With the Lions’ offensive struggles on first down, the team is often in a bad situation on second down. The Lions’ average yards to the sticks on second down is 9.1. Outside of moving the sticks on first down, the Lions average less than a yard on first down. That is a really good way to bring drives to a halt.
To make matters worse, The Lions are facing second down with 11 or more yards to go 23.9% of the time. Almost one out of every four second down plays features an offense that has more yards to go than when they started.
Ideally, after first and second down, a team has put itself in a manageable position to convert on third down. The league averages having six or less yards to go on third down about 50.8% of the time. The Lions are at a meager 33.3% of the time. Two out of every three third down opportunities, they are facing third and long. their average yards to the first down marker is 8.9 yards on third down, just over a yard from where they started.
The Lions’ offensive struggles have largely been attributed to third down conversion rate. This is true, but there is more to it than that. The Lions are doing a poor job of putting themselves in favorable situations for third down. Compared to league average, the Lions have done fairly well on third down in the individual situations, they just aren’t putting themselves in the better positions to convert.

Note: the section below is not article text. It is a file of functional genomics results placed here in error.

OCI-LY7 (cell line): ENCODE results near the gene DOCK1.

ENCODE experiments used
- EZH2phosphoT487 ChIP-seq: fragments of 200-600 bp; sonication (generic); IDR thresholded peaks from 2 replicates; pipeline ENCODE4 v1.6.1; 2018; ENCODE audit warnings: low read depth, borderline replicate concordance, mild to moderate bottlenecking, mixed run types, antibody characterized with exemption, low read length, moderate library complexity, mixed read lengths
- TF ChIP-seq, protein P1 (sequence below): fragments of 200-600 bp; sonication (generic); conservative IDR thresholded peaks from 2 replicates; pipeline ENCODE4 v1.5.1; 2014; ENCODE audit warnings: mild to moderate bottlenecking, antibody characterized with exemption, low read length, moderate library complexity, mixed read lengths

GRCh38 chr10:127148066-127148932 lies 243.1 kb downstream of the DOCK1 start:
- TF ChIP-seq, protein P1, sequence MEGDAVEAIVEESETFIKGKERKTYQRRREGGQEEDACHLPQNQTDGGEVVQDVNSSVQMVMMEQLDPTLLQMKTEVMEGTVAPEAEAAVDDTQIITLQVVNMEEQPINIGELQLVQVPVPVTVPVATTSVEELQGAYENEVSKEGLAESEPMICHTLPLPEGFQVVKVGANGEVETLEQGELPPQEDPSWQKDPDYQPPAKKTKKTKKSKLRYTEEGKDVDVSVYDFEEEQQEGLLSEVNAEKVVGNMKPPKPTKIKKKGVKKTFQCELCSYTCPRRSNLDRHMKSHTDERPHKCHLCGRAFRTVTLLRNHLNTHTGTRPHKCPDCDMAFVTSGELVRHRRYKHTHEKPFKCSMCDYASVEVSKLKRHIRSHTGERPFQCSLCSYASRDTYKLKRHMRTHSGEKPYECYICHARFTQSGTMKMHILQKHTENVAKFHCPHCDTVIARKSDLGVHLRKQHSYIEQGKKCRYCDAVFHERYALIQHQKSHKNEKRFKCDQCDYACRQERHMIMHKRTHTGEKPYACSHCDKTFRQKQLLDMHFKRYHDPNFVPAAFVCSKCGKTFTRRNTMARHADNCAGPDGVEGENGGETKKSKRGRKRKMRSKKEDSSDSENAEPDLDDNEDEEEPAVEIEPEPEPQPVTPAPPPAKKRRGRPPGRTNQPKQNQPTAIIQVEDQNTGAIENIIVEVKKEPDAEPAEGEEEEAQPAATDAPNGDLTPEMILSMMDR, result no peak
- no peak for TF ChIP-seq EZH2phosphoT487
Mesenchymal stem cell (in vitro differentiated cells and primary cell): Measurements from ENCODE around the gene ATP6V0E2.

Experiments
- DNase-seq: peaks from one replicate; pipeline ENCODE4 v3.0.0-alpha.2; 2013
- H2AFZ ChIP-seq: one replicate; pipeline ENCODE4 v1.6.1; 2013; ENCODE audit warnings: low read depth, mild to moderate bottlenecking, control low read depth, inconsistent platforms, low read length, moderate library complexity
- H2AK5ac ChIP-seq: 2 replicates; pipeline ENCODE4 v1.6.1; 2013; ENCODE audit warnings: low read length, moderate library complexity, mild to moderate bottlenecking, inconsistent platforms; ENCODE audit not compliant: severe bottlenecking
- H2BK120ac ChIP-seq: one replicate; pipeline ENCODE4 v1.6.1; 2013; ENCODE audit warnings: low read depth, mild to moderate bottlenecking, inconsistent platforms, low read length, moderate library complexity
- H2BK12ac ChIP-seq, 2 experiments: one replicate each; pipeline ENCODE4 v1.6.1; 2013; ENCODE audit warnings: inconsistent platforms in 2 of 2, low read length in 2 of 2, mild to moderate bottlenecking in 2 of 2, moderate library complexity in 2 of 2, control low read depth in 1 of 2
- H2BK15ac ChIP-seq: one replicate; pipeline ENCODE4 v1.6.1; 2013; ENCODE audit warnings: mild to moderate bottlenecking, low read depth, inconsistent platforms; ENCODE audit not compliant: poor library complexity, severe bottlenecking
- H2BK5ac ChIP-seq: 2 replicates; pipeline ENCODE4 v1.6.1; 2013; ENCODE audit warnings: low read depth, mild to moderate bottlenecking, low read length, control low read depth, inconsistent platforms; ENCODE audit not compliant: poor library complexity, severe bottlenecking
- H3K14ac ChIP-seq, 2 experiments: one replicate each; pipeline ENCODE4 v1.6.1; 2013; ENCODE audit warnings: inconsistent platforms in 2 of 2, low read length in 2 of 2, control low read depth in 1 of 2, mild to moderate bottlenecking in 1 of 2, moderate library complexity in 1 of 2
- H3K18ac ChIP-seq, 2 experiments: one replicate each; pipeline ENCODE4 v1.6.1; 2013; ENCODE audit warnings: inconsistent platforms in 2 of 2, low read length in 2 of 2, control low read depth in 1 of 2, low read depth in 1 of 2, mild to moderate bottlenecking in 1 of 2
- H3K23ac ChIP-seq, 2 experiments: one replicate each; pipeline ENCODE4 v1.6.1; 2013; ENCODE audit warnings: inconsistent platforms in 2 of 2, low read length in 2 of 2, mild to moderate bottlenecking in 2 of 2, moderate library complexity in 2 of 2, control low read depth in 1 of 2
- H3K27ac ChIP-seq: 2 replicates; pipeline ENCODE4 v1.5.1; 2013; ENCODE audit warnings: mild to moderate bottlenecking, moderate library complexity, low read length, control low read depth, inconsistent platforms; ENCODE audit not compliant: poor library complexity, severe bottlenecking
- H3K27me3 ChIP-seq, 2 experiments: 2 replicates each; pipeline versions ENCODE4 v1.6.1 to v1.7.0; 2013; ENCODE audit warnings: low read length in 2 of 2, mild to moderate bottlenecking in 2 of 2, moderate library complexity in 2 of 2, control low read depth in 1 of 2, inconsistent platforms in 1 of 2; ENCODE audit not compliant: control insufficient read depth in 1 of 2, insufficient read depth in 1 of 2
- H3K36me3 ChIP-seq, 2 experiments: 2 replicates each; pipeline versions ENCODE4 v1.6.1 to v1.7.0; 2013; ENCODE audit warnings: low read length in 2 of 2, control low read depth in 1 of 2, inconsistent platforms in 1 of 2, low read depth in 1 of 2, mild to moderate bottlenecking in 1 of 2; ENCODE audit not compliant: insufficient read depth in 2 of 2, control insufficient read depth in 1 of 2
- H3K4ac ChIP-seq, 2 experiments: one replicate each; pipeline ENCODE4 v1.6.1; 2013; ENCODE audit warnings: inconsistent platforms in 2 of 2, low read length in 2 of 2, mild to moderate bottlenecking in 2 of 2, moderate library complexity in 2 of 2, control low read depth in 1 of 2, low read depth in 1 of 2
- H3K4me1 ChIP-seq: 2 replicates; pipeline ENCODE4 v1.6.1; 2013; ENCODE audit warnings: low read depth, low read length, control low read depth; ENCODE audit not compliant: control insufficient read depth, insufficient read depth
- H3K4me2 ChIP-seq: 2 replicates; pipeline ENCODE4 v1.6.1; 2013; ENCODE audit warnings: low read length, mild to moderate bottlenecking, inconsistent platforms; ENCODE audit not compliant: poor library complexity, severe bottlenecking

Stafford has converted passes for 11 first downs on 17 attempts with six or fewer yards to go. With seven or more yards to go, he has converted only 6 first downs on 27 passing attempts.
The strange part of this, is that while the Lions run consistently on first down, they don’t bother to try and convert third down plays on the ground. Through 11 third downs with four or less yards to go, the Lions have only run twice. They have not run the ball on third down with four to six yards to go.
When teams know that you won’t try to run the ball on third and short, they can key in on the pass. This is another contributing factor to the Lions’ third down conversion rate. Even when they put themselves in favorable situations on third down, the defense knows what is coming. There are very few curve balls coming from Jim Bob Cooter on third down.